The Czech Republic has suffered a massive breach at the hands of hackers. According to the government, the cyberattack was extremely well coordinated and was likely state-sponsored. Reports suggest that the security breach has affected dozens of state officials. The Czech foreign minister, Lubomír Zaorálek, whose emails were also penetrated – has declared the attack highly “sophisticated.” Comparisons have been drawn between these latest government hacks and those suffered by the Democratic National Committee (DNC) in the US. This has led some people to point the finger at the Kremlin.
The hack comes amid news this week that four officials have been arrested for treason in Russia. The arrests have been confirmed by Ivan Pavlov, a Russian defense lawyer who specializes in treason cases. Those arrested include Ruslan Stoyanov, an executive at Kaspersky Lab: a highly renowned cybersecurity firm from Moscow. The men are believed to have been arrested for involvement in whistleblowing information concerning Russia’s involvement in hacking the US.
High-profile Russian Arrests
Others arrested for their involvement include three officers who work for Information Security Center (TsIB) of the FSB, Russia’s domestic intelligence agency. According to Novaya Gazeta (a Russian opposition newspaper), the head of the FSB’s TsIB, Sergei Mikhailov, is suspected of providing information about alleged Russian cyberattacks to US firm ThreatConnect.
The arrests (that are believed to have occurred back in December) are the first evidence of possible turmoil within Russia concerning the US hacks. However, officials claim that Kaspersky Lab’s Stoyanov has been arrested for something that occurred before he went to work for the high-profile security firm back in 2012. As such, the arrests may yet be unrelated to the DNC case.
No Evidence Yet
So far it is not known if the Czech government has any reason to suspect Fancy Bear (the hacking group that is often associated with Putin’s government). What is known is that the breach was first noticed by cyber experts at the Czech foreign ministry. Those experts raised the alarm, leading officials to update passwords immediately, but not before data was lost.
Although the country’s foreign minister has not officially pointed the finger at Russia, government sources wishing to remain anonymous have suggested that the finger has been pointed. Despite Zaorálek’s claims that no classified information was stolen, rumors are circulating that some of the correspondences may involve foreign relations with Nato and European allies. Speaking at a news conference called after a news site revealed the hack, Zaorálek said the following:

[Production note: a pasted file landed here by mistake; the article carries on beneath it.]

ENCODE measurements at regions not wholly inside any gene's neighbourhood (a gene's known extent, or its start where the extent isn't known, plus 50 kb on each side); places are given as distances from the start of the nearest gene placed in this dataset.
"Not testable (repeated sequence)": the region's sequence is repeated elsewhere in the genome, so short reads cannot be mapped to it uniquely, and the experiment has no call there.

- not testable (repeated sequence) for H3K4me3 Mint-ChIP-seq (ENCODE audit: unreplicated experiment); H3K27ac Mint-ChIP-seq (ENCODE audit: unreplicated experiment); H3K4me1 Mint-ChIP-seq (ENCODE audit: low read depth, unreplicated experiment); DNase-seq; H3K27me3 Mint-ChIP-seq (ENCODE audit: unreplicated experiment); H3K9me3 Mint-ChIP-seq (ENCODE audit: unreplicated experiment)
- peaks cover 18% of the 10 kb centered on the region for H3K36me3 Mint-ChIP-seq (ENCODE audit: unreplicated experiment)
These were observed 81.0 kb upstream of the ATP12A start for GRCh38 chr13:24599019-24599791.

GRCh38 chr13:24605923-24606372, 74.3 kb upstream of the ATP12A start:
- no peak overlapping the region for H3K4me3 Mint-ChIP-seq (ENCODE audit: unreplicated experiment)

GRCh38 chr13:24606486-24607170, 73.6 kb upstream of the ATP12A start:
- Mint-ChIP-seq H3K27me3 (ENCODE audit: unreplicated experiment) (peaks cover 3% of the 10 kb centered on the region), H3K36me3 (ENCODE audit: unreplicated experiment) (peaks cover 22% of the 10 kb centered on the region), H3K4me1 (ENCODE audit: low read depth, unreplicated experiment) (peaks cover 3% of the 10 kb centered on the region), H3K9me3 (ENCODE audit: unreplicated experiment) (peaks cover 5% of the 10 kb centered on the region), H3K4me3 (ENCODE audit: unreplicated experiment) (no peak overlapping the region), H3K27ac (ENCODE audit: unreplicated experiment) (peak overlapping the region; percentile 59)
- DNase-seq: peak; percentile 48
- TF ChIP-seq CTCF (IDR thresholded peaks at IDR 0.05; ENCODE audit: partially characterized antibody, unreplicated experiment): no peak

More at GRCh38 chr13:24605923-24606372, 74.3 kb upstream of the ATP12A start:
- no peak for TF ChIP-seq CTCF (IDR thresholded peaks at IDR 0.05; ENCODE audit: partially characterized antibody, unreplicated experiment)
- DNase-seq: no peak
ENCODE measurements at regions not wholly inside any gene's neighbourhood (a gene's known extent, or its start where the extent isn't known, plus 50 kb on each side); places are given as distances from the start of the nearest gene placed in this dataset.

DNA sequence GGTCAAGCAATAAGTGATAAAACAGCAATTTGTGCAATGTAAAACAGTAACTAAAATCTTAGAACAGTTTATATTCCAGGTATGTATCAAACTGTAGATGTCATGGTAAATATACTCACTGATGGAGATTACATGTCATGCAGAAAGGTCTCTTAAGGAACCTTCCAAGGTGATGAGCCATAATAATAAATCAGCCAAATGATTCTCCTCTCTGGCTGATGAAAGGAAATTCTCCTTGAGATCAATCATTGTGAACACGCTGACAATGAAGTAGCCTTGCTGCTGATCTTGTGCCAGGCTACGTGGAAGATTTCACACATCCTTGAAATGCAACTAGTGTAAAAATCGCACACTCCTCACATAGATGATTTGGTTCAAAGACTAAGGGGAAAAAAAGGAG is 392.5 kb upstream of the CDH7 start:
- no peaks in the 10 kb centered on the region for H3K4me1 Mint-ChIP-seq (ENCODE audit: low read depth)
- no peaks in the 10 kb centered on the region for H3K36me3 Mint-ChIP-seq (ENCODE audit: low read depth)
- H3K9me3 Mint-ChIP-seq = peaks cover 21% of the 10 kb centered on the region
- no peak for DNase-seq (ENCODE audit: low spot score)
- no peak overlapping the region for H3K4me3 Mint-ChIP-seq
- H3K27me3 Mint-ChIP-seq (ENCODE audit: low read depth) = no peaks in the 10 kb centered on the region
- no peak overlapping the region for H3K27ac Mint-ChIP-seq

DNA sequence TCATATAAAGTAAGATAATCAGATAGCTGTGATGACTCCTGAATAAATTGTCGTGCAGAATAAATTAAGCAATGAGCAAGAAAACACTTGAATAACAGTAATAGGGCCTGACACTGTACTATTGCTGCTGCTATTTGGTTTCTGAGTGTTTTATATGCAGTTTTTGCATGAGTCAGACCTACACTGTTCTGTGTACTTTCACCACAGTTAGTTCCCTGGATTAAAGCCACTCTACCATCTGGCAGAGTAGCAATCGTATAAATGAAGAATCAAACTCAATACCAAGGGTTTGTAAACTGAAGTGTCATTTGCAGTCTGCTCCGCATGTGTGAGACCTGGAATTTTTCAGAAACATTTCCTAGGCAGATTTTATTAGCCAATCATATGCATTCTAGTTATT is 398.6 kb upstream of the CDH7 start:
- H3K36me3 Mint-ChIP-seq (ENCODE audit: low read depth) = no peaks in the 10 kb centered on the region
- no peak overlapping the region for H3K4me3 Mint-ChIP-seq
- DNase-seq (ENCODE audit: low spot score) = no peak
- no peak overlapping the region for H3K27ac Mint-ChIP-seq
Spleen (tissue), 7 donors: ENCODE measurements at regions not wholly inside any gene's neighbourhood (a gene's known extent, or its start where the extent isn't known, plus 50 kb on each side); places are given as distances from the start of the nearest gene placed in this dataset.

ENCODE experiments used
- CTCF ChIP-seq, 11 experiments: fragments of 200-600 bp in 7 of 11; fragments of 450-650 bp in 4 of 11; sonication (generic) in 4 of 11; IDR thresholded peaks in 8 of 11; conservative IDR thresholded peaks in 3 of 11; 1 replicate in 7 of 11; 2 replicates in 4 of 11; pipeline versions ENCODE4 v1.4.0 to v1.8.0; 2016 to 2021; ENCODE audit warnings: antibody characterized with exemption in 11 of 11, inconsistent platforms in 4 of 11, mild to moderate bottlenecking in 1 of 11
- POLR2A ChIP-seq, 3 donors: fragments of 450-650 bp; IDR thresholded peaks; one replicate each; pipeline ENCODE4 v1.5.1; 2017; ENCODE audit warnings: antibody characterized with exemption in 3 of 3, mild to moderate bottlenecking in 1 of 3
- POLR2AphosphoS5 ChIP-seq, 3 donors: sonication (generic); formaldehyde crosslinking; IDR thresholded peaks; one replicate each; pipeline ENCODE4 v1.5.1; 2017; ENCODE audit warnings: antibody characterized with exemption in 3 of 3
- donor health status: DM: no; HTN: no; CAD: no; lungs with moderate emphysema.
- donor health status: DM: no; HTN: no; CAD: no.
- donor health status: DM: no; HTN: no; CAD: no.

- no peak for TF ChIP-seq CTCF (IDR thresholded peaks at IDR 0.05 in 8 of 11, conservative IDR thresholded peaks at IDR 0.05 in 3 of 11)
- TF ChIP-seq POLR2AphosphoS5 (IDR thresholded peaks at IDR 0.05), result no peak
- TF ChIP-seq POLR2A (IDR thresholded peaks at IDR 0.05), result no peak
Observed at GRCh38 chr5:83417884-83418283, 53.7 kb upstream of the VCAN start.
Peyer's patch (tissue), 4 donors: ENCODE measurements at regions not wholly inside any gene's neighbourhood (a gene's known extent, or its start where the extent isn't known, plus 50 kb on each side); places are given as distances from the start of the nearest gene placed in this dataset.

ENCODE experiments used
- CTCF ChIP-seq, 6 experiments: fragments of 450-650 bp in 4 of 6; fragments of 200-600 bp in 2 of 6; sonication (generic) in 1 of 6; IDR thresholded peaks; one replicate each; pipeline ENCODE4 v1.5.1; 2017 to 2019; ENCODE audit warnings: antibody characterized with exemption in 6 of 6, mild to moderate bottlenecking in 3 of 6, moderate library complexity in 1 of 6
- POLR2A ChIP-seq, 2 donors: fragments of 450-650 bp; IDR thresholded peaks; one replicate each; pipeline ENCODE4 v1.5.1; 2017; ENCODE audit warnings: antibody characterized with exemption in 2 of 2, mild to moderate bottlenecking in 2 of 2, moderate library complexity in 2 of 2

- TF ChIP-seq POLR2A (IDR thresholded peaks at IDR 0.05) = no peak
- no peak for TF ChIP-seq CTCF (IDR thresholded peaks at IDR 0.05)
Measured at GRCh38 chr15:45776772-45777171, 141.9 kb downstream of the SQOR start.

“When I discussed this with the best experts that we have here, they told me that the character of the attack was such that the attack was very sophisticated, that it must have been, according to them, conducted by some foreign state, from the outside.
“They also told me that the way the attack was done very much resembles the character of attacks against the system of the Democratic party in the United States.”
According to a Czech website that specializes in investigative journalism, Neovlivni.cz, “thousands of files were downloaded” from the email accounts of state officials. The site claims it is the nation’s “biggest security scandal of recent years.” In addition, a cyber expert from a think tank based in Prague called European Values has drawn comparisons between the new hack and a recent one that occurred in Poland. Vlado Bizik feels that, “the Polish hack was perpetrated by a hard-to-detect Trojan.” He believes the high level of technical know-how points to a state-sponsored attack:
“Such sophisticated programs are usually sponsored by state actors and Russia is the one which has the most to gain. I’m quite sure a lot of damage has already been done. They say no classified information was compromised because that was only on the internal system but we don’t know what was being shared outside that system.”
For now, it remains to be seen if any real evidence is uncovered to demonstrate Russian involvement, or whether the recent high-profile arrests – which have caused a huge stir in the Moscow media – turn out to have anything to do with Russia’s alleged involvement in hacking the US elections.
Tug of War
What is interesting is that a man called Yevgeniy Nikulin is currently being held in a prison in the Czech Republic on hacking charges. That Russian hacker is accused by the US of hacking Formspring, LinkedIn, and Dropbox, and faces extradition charges. However, Russia is also attempting to have Nikulin extradited back home, apparently to face other charges.
Under the circumstances, one can’t help wondering whether whatever Russia may have hacked from Czech officials could be used as leverage to get Nikulin extradited to Russia, rather than the US. If that is the case, one can’t help also wondering: what might Nikulin know that Russia doesn’t want to slip out of his mouth?
Opinions are the writer’s own.